(b) On the following morning i.e. on July 30, 1980 at or about 7 a.M. the twenty nine accused persons along with three more namely, Dattu (since dead), Bhausaheb Sidram and appasaheb Saidram (both absconding) came to the place where the branches were stacked, armed with deadly weapons such as axes, spears, iron bars and sticks and started removing them. On getting that information P.W.15, his brothers and associates reached there and asked the accused persons not to remove the branches. Immediately thereupon A1 inflicted an axe blow on the head of Ganpati felling him down. When VIthoba went to the rescue of Ganpati, A2 inflicted an axe blow on his head who instantly slumped down. All the accused persons then started assaulting Ganpati and VIthoba and other members of the complainant party as a consequence whereof Ganpati and VIthoba breathed their last on the spot, while Kashinath (P.W.8), Sarjarao (P.W.12), Murlidhar (P.W.14), Sheshappa (P.W.15) and Jalinder (P.W.17) sustained injuries. During the incident A3 to A7 also received injuries (c) Accompanied by the other four injured P.W.8 then went to Singola Police Station in bus and lodged the First Information Report at 11.30 a.m. In course of the investigation that followed, usual steps for holding inquest, preparing panchnama of the scene of offence, seizures of blood stained clothes were taken and the two dead bodies were sent to the Medical Officer, Singola for autopsy. All the injured were also sent to the Medical Officer for examination and treatment. Certain incriminating weapons were also recovered at the instance of some of the accused persons during investigation. After completion of investigation the police submitted charge sheet and In usual course the case was committed to the Court of Session.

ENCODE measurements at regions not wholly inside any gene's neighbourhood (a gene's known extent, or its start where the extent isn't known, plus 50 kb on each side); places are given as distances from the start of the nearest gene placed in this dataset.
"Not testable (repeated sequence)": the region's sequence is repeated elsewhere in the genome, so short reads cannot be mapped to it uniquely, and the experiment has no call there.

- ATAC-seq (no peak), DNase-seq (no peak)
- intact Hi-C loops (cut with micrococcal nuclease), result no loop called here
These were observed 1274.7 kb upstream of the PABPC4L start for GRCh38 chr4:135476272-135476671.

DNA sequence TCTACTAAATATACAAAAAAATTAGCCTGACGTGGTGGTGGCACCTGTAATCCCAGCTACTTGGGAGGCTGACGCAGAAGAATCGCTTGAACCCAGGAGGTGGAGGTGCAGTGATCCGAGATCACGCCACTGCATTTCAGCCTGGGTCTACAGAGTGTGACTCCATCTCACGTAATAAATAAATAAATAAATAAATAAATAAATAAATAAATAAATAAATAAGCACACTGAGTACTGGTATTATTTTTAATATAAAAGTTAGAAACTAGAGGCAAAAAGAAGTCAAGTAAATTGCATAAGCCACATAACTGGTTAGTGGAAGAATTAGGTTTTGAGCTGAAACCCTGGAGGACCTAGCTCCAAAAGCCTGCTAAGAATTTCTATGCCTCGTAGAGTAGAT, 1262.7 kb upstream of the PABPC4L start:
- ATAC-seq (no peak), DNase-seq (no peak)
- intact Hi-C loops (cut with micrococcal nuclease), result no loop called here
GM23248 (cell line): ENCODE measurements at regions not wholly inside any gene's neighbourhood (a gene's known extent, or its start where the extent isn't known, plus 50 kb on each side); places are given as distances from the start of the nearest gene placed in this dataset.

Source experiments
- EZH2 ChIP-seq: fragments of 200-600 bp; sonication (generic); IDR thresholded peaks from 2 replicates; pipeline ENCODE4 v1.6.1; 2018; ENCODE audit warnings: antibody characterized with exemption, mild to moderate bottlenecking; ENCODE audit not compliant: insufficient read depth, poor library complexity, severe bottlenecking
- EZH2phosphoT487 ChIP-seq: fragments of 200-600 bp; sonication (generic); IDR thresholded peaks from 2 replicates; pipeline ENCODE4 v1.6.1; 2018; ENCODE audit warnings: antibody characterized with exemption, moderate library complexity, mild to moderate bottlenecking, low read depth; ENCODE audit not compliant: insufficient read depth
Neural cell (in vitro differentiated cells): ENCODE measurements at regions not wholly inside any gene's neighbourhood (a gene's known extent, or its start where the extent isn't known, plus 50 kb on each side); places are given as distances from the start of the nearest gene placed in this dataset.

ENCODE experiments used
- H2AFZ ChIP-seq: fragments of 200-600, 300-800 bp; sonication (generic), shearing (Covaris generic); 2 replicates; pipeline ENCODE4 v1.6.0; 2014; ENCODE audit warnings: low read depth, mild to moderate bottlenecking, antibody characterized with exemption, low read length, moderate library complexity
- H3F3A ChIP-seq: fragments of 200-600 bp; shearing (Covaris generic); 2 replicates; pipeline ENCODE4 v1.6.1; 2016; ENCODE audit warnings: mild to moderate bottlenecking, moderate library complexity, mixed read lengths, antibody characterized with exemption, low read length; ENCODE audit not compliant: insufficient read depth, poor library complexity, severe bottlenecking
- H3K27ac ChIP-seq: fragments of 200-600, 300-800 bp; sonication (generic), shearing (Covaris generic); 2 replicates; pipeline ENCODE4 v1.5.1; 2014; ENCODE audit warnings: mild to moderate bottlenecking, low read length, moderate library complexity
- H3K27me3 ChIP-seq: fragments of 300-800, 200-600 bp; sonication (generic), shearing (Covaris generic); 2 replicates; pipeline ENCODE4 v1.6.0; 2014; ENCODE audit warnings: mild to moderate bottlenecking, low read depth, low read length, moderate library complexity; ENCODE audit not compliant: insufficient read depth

3. The accused persons pleaded not guilty to the charges levelled against them and contended that they had been falsely implicated. Some of them took the plea of alibi while others, through A1 gave a written statement detailing their version of the incident. The version so given is that the open space whereon babul trees grew belonged to some of them and for years together they had been cutting the trees for using them as fuel. As in previous years, they had cut the tress some 15 days prior to the incident and left them there to dry. In the evening of July 29 1980 when A3 and A6 saw that some members of the complainant party were carrying those cut branches in the bullock-cart of P.W.12, A3 and A6 accosted them and asked them not to do so. Without paying any heed to their objection, the members of the complainant party carried the branches to the farm of Sida Pandurang Misal and kept them there. A6 had then told them that they would take away the branches on the next day. Accordingly, when in the following morning A1 along with ten to fifteen persons were going to the farm of Sida Pandurang Misal with axes and sticks to remove the thorny branches, they saw the complainant party approaching them armed with axes and sticks. While they were at some distance from them A5 requested Ganpati (P.W.2) to be prudent and get the claim regarding the trees decided by a competent Court of law Instead of heeding to his advice, the members of the complainant party started beating them with sticks and axes.